“It might not seem much, but with the world’s surface very flat at sea level, it could cause intense flooding. The study gave the world three powerful core messages: half a degree matters, each year makes a difference, and every decision counts. These concepts have changed the narrative for those of us who work in climate change, and I hope for everyone, in this area.”
The IPCC report is clear in its message that in order to limit warming to 1.5°C, the carbon dioxide emissions released by humanity must be reduced 45% by 2030, with the goal of reaching zero net emissions by 2050. “Climate change risk assessments have evolved over the course of time, and we have realized that our previous evaluations about what the effects would look like were conservative,” stresses the COP 25 Presidential Committee scientist.
Symptom of a sickness
Studies show that global warming began 180 years ago, with the industrial revolution’s impact on the climate. “I believe that we need to realize that global warming is a symptom. When someone is sick you take their temperature, and if it rises you know they’re getting worse. Global warming is a symptom of a very severe crisis. It is a crisis in how we have been thinking about development for the past 200 years, when we find out that the fossil fuels that we thought were so fantastic, thinking that the world was infinite, but we come to realize that no, it’s evidently finite,” says Rojas.
The climatologist believes that over the years, industries have been based on a linear economy, built on competition, in which professionals “only see a part of the story,” so profound changes are now needed in order to be able to halt climate change.
“We need changes on a scale that has no precedent. We are going to need to reduce emissions in all sectors. We need to make a very profound change that starts with the ways in which we educate and train professionals.”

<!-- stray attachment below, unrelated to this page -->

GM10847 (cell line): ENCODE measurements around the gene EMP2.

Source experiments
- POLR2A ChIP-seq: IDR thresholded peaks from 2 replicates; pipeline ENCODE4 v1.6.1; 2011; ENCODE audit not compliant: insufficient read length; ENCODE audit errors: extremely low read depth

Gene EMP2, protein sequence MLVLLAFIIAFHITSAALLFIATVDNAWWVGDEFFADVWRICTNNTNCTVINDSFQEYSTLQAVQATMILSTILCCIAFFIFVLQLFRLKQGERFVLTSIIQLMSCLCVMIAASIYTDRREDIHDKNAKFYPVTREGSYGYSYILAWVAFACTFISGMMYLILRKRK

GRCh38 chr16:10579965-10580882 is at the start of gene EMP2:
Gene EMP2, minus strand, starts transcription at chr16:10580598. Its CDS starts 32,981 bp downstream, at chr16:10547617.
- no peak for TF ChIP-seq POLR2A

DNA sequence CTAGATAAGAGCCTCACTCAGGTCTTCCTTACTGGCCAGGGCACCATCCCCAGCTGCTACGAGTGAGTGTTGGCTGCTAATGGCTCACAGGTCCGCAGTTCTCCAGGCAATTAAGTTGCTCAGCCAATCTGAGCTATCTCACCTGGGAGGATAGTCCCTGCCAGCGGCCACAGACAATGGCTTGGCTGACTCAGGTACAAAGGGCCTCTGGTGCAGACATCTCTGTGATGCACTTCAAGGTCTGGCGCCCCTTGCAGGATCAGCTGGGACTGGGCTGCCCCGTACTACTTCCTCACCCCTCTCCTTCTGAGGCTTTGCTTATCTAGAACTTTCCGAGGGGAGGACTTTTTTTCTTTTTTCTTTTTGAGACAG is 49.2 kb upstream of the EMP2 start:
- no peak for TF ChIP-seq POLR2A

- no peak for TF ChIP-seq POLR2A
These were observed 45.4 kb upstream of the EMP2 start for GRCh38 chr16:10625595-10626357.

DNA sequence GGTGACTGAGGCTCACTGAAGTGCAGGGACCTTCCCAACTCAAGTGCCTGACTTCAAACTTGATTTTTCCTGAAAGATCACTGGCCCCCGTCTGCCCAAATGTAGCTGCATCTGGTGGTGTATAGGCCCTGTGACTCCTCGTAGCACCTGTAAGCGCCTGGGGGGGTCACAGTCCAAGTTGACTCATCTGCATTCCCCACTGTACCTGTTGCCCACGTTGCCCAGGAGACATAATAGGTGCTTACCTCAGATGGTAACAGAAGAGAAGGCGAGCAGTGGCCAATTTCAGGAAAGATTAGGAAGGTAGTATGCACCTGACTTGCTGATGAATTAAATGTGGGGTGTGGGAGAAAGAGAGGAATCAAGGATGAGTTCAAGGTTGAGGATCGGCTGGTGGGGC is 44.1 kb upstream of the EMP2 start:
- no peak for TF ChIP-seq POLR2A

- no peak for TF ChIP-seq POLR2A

Maisa adds that she would like to see the transformation of Chile’s energy sector bringing other social, economic, and environmental changes. “I see them as having set a very good example. Five years ago, we used to think that maybe it could make the change to 80% renewable power by 2050. Things have changed much faster than we thought, and keep accelerating,” she notes
COP 25, a success for Chile
In the first half of December, COP 25 will inundate Chile with environmental awareness. “This summit is already a success. The fact that climate change is getting talked about is a transformation for the country. As is the way we are talking about becoming carbon neutral by 2050, because that will determine what happens over the next 30 years in Chile. How will we achieve these goals? This is still something of an open question, but it’s a challenge that I find fascinating, in which we are all going to have to do our part,” says Maisa Rojas.
The scientist calls for action, because the awareness garnered to date about climate change is one step forward, but much work remains to be done, and there is a need to establish this topic as the main item on the agenda for coming years.
“En Chile, if you can go out on the street on December 15 asking people about what COP is and they don’t know, that would be a failure. Sharing and putting climate change at the center of attention is critical, because this isn’t something that the minister can solve alone in her office in Central Santiago: it needs support from all of us.”